The FDA has simple guidelines for certain categories of medical devices. However, in some cases, new low to moderate risk devices that do not have a valid predicate device (as determined by the FDA) will be subject to a de novo route for the rights to market the devices. The key to a smooth and smooth process is constant communication and collaboration with the FDA. The regulator is more likely to cooperate with startups that engage in open communication from the start.

A startup could go through the regulatory process on its own and try to follow the guidelines posted on the FDA website. However, Coaptech ended up working with a consultant who offered valuable information that helped their device go through the 510 (k) process rather than the de novo route (which the FDA initially advocated). When needed, businesses and start-ups should not hesitate to tap into the region’s resources and expertise.

Beyond FDA approval

FDA approval is just a tipping point on a long, winding road for startups. Beyond FDA approval, the devices must also be adopted by clinicians and end users.

New Product Launch 101: Make sure you design a product that is 1) —needed in the market. 2). Better than the competition, if there is any. There are many programs such as iCorp that can guide entrepreneurs in customer discovery and market research. Additionally, seeking input from clinicians and end users during the product design phase will ultimately drive sales and adoption rates.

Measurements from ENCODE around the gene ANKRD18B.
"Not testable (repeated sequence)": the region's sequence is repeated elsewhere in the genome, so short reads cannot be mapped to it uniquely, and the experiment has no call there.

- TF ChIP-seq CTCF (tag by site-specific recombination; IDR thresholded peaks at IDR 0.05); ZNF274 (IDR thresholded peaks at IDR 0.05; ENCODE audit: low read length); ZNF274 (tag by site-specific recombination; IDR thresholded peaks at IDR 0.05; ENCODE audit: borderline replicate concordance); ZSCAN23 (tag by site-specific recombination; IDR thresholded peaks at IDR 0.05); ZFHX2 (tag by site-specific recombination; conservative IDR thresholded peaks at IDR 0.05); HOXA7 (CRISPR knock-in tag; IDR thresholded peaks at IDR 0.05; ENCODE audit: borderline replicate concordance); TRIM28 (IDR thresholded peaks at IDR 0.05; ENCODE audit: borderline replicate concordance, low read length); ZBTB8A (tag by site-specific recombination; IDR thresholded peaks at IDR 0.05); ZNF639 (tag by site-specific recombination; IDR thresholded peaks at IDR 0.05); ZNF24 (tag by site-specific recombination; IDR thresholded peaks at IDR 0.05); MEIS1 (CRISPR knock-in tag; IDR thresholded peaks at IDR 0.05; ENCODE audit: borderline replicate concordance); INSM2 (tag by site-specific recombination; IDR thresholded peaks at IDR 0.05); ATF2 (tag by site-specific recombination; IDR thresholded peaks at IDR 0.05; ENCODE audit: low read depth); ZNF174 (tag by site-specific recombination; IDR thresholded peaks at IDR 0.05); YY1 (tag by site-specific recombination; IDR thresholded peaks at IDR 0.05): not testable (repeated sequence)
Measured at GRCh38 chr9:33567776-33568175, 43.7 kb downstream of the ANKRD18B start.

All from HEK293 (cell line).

Many startups that gain FDA clearance for the product via the 510 (k) route may still need to conduct and publish clinical studies to validate its safety and efficacy in humans.

As Larry shared, “We [CoapTech] obtained our clearance from the FDA using good, high quality preclinical data. However, to be adopted by clinicians and users, we needed to show that it translates into humans.

Large-scale manufacturing and marketing of GMP medical devices requires extensive logistics. It is important for startups to recruit the right expertise in quality assurance and supply chain to help with development and commercialization. As the startup grows, hiring the right sales team can make or break the product’s commercial success.

As Howard shared, “When you make that transition [from regulatory to commercial], you have to somehow respect the discipline in the business, which is selling. Sales become a primary function as you start to grow and so figure out how to connect that with the culture you are developing. It can make a big difference.

The event attracted a lot of people and elicited positive feedback from attendees, many of whom were entrepreneurs at various stages of their product approval process. The recording of the event will soon be made public on the Anchor Ventures website.

Future event: Anchor Ventures has an upcoming event: Equitech in Baltimore | Featuring UpSurge and Techstars on October 21 from 4 p.m. to 5:30 p.m. EST.

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Nivedita is a student at the University of Maryland, Baltimore, pursuing a doctorate in biochemistry and molecular biology and a master’s degree in law (patent law). She is passionate about science writing and communications, and is actively involved in the Maryland biotech scene through her work with Women in Bio-Capital Region, AWIS (Baltimore Chapter) and BioBuzz.